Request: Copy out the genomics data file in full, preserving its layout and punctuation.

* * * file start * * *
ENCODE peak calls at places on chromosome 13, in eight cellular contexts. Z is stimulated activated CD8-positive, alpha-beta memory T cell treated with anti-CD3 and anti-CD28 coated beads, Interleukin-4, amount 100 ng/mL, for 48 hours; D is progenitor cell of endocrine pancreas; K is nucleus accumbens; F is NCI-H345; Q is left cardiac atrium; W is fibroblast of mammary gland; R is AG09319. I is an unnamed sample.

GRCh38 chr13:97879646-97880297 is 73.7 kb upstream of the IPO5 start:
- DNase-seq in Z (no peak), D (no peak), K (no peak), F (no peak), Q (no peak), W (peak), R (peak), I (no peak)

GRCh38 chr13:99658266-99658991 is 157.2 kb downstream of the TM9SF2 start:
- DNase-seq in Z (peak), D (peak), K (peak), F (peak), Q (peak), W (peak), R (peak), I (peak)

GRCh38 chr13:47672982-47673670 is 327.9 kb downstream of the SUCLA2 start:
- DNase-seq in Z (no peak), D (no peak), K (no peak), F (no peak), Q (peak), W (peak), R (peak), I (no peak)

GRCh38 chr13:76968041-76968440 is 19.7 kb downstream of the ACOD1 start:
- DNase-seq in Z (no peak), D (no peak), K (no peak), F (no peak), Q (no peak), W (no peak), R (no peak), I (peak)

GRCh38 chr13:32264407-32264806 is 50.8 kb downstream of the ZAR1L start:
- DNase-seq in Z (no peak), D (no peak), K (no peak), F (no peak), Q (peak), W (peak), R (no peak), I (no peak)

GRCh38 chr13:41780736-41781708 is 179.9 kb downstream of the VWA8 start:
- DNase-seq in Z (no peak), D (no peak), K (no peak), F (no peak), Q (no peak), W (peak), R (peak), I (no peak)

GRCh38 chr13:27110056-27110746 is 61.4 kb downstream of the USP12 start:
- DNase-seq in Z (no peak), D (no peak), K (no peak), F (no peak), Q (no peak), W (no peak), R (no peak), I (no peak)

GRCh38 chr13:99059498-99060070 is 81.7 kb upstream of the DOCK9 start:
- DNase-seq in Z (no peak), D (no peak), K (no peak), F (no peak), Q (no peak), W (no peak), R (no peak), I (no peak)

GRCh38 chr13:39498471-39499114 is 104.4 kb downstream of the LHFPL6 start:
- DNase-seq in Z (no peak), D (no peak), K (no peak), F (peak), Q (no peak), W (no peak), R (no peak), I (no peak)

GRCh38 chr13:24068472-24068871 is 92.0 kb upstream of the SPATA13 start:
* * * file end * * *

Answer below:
ENCODE peak calls at places on chromosome 13, in eight cellular contexts. Z is stimulated activated CD8-positive, alpha-beta memory T cell treated with anti-CD3 and anti-CD28 coated beads, Interleukin-4, amount 100 ng/mL, for 48 hours; D is progenitor cell of endocrine pancreas; K is nucleus accumbens; F is NCI-H345; Q is left cardiac atrium; W is fibroblast of mammary gland; R is AG09319. I is an unnamed sample.

GRCh38 chr13:97879646-97880297 is 73.7 kb upstream of the IPO5 start:
- DNase-seq in Z (no peak), D (no peak), K (no peak), F (no peak), Q (no peak), W (peak), R (peak), I (no peak)

GRCh38 chr13:99658266-99658991 is 157.2 kb downstream of the TM9SF2 start:
- DNase-seq in Z (peak), D (peak), K (peak), F (peak), Q (peak), W (peak), R (peak), I (peak)

GRCh38 chr13:47672982-47673670 is 327.9 kb downstream of the SUCLA2 start:
- DNase-seq in Z (no peak), D (no peak), K (no peak), F (no peak), Q (peak), W (peak), R (peak), I (no peak)

GRCh38 chr13:76968041-76968440 is 19.7 kb downstream of the ACOD1 start:
- DNase-seq in Z (no peak), D (no peak), K (no peak), F (no peak), Q (no peak), W (no peak), R (no peak), I (peak)

GRCh38 chr13:32264407-32264806 is 50.8 kb downstream of the ZAR1L start:
- DNase-seq in Z (no peak), D (no peak), K (no peak), F (no peak), Q (peak), W (peak), R (no peak), I (no peak)

GRCh38 chr13:41780736-41781708 is 179.9 kb downstream of the VWA8 start:
- DNase-seq in Z (no peak), D (no peak), K (no peak), F (no peak), Q (no peak), W (peak), R (peak), I (no peak)

GRCh38 chr13:27110056-27110746 is 61.4 kb downstream of the USP12 start:
- DNase-seq in Z (no peak), D (no peak), K (no peak), F (no peak), Q (no peak), W (no peak), R (no peak), I (no peak)

GRCh38 chr13:99059498-99060070 is 81.7 kb upstream of the DOCK9 start:
- DNase-seq in Z (no peak), D (no peak), K (no peak), F (no peak), Q (no peak), W (no peak), R (no peak), I (no peak)

GRCh38 chr13:39498471-39499114 is 104.4 kb downstream of the LHFPL6 start:
- DNase-seq in Z (no peak), D (no peak), K (no peak), F (peak), Q (no peak), W (no peak), R (no peak), I (no peak)

GRCh38 chr13:24068472-24068871 is 92.0 kb upstream of the SPATA13 start: